Step 2: Review the evidence
What is the 'evidence base'?
For the purpose of evaluation and planning, “the evidence base” refers to all available information which might guide what you do in pursuit of your particular aims.
Evidence can come in many different forms, including anecdotes or personal experience. However, when we talk about evidence in this context, we are usually talking about empirical evidence – that derived from purposively designed research studies. However, be aware that because the evidence base is derived from multiple studies, is not always obvious what will work. Studies can have contradictory findings or may ask different kinds of questions.
The following short guide, produced by the Centre for Research on Families and Relationships, Inspiring Scotland and Evaluation Support Scotland, explains what it means to say a programme is 'evidence-based:'
Why review the evidence base?
Crucial for planning
A well-designed project will be based on the available evidence about ‘what works’ and what doesn’t, in relation to your aims. Reviewing the evidence base as part of the planning process will give you the best chance of achieving behaviour change.
Crucial for evaluation
However, following the 5 step process, reviewing the evidence is also a crucial phase in the evaluation process. Assuming that an experimental design (i.e. RCT) has not been possible, the 5 step process allows you to evaluate the project by assessing the quality of evidence behind a project’s theory of change. i.e. what reason do you have to believe that the project’s activities should lead to the outcomes envisaged? In addition, it is important that you have a clear idea of the causal processes which underlie the logic of your project so you can plan how you will gather evidence about whether or not they actually took place (see Step 4).
Sources of evidence
Including results of randomised control trials (RCTs), surveys and qualitative studies (e.g. interviews or focus groups). Systematic, literature or evidence reviews synthesise research evidence on a particular topic.
Evidence from prior evaluation
If your service (or a similar one) has already been running for a period of time, your own previous evaluations may provide evidence as to whether the approach works or not, how and for whom.
Over years of working in a particular field, your own experiences and those you hear about from others can be a further source of evidence. However, whilst valuable, it is important to remember that such evidence may be particularly subject to bias since it will not have been collected systematically.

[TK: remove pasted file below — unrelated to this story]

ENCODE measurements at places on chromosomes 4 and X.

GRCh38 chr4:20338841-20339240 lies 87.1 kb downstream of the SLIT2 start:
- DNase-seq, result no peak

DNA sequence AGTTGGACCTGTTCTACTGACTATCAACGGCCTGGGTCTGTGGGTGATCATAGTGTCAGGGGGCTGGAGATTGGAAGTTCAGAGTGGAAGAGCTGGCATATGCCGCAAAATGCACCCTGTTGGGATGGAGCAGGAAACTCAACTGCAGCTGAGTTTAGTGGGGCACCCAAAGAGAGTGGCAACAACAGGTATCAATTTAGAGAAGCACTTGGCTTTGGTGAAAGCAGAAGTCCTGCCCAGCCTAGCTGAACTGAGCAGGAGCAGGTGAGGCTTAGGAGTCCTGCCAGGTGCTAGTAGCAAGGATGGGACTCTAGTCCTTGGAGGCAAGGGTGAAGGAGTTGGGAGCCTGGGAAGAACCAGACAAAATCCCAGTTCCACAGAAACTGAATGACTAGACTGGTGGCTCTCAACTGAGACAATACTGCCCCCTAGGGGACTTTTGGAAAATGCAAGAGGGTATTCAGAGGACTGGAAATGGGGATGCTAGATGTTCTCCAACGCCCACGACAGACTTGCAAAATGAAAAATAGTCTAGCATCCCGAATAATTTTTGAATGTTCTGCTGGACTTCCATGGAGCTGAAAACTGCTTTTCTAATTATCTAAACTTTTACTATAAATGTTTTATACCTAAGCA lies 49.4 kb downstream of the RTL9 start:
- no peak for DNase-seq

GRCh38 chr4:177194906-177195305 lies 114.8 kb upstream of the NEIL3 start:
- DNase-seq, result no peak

Research and/or evaluation evidence should be used where available. However, there is no a simple answer to what counts as 'good evidence.' It depends on the question you are trying to answer. For more detail see these short videos from the Alliance for Useful Evidence: http://www.alliance4usefulevidence.org/
For best results use a range of evidence
To draw the most robust conclusions about ‘what works,’ and why, you should take account of evidence produced through a range of methods. For example, quantitative studies (including the results of RCTs) might help you to establish what usually works and for whom. Qualitative work (e.g. interviews with users who 'succeed' and ‘fail’ and/or with practitioners) might help you to understand the processes through which interventions work or don’t work and consider why barriers may exist to achieving your aims.
TIP If you are short on time and resources, systematic and/or literature reviews are an excellent source of evidence. They often analyse both quantitative and qualitative studies on a particular topic and should do the work of summarising all this evidence for you.
When time and resources are limited, evidence reviews (also called systematic reviews or literature reviews) are a realistic solution – enabling an overview of the evidence in a relatively short time.
Online databases and archives are the most convenient means through which to locate evidence reviews. The following slides provide links to topic-specific databases and some examples of individual evidence reviews in health, education, environment and sport behaviour change aims. However, the following databases can be of general help in locating relevant evidence:
|Search academic databases:||Search government archives:|
TIP Try searching for “evidence/literature/systematic review” + your behaviour change aim (i.e. “smoking cessation” or “increase recycling”).
* A = Archive of relevant publications, P = specific publication
There might be a wealth of evidence about ‘what works’ in some areas (e.g. smoking cessation). However, you may find a lack of research in relation to your aims. What should you do if this is the case?
Look at similar or related contexts
If you can identify related areas where a larger evidence base is available, you may be able to make logical inferences about what might work based on what has worked in these areas.
For example, there may only be limited evidence about how to best support persons who become addicted to online gambling. However, the evidence relating to gambling more generally, or addictions in general, may be useful.
Use a rationale
The above approach may not be appropriate or possible in all cases. However, it is always important that your ideas about what might work are based on some kind of rationale. You should be able to explain why, logically, your suggested intervention should achieve your intended aims.
A fictitious example
How the evidence base supports an intervention to promote young women’s physical activity
(what are we doing?)
(why are we doing this?)
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Email: Catherine Bisset